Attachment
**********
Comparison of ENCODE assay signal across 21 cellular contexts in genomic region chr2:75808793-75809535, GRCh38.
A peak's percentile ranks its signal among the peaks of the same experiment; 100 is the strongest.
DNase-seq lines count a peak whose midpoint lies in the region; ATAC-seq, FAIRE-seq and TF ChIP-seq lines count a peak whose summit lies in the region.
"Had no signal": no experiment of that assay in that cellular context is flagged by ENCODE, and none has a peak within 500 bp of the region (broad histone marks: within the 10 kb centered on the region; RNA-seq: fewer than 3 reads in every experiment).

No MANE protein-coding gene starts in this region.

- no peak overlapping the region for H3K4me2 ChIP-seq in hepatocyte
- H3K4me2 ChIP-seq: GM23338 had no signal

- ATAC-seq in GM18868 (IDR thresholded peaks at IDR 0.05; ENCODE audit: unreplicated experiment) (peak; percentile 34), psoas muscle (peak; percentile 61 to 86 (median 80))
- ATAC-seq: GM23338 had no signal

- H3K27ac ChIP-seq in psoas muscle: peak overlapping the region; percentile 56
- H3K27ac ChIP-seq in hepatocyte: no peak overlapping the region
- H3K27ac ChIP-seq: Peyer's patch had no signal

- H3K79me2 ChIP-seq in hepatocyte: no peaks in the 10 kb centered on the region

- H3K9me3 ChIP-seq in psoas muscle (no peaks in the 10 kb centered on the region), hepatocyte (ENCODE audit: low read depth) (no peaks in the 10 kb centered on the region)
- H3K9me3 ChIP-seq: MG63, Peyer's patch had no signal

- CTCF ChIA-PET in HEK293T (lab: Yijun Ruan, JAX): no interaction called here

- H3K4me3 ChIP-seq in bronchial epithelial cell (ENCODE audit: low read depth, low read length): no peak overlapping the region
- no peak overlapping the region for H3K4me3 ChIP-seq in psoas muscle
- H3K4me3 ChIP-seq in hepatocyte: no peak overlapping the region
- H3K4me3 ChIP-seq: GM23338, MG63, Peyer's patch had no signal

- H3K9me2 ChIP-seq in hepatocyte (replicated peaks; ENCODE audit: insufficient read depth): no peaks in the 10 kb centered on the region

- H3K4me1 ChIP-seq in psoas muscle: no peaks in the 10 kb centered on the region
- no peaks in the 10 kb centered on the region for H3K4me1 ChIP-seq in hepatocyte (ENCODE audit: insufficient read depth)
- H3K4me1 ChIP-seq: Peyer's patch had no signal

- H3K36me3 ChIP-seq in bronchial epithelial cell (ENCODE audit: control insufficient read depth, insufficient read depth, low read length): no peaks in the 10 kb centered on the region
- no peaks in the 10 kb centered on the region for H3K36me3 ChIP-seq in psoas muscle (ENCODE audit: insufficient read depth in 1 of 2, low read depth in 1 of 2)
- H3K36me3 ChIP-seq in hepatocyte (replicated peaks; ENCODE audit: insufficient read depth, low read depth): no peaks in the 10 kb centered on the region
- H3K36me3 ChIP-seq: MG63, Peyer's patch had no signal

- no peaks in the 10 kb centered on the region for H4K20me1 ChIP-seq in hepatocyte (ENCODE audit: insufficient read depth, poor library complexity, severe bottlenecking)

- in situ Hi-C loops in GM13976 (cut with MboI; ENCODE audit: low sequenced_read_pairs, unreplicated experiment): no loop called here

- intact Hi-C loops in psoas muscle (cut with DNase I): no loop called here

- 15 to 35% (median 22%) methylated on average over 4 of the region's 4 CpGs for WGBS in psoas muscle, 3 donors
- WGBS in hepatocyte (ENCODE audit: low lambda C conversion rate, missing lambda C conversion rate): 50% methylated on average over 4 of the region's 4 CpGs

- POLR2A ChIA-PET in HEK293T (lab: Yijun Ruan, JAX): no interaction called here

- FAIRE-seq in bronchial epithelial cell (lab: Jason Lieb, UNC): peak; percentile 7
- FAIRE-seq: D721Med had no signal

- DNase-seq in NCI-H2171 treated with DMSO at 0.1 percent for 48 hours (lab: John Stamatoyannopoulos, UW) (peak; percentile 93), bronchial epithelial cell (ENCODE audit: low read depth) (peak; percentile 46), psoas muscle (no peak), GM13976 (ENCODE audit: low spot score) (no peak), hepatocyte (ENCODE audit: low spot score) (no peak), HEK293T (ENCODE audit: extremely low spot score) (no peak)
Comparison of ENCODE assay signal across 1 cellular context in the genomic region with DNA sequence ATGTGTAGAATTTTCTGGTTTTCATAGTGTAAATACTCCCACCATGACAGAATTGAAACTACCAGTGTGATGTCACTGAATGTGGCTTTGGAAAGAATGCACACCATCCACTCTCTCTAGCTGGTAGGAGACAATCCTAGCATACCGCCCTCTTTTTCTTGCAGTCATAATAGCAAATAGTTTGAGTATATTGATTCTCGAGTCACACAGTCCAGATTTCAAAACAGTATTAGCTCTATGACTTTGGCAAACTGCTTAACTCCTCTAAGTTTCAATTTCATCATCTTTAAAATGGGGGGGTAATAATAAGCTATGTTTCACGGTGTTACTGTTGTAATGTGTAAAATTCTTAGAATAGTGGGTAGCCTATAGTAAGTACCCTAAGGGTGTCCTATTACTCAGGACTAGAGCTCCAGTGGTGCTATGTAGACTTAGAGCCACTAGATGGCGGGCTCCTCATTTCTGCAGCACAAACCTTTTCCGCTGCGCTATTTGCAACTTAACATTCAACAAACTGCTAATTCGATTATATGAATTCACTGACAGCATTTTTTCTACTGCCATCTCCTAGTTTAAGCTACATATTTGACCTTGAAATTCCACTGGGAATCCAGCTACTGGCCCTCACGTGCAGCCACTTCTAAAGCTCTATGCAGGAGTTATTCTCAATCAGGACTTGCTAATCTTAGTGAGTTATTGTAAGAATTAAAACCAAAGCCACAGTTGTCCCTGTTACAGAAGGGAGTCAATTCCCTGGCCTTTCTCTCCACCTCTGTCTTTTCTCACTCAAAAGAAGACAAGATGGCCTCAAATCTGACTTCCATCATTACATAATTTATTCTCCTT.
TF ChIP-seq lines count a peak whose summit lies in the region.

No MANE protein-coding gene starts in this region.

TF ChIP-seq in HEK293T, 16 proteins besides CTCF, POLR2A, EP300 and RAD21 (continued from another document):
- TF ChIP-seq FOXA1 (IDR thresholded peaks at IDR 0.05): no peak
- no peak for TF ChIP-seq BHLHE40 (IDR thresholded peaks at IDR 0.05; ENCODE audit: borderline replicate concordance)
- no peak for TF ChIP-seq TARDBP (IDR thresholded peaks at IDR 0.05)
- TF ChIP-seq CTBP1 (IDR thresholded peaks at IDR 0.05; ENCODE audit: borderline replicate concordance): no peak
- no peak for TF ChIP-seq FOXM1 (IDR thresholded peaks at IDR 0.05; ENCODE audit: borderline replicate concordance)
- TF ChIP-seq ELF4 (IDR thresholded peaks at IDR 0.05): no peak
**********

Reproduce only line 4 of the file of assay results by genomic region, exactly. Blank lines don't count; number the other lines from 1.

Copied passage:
"Had no signal": no experiment of that assay in that cellular context is flagged by ENCODE, and none has a peak within 500 bp of the region (broad histone marks: within the 10 kb centered on the region; RNA-seq: fewer than 3 reads in every experiment).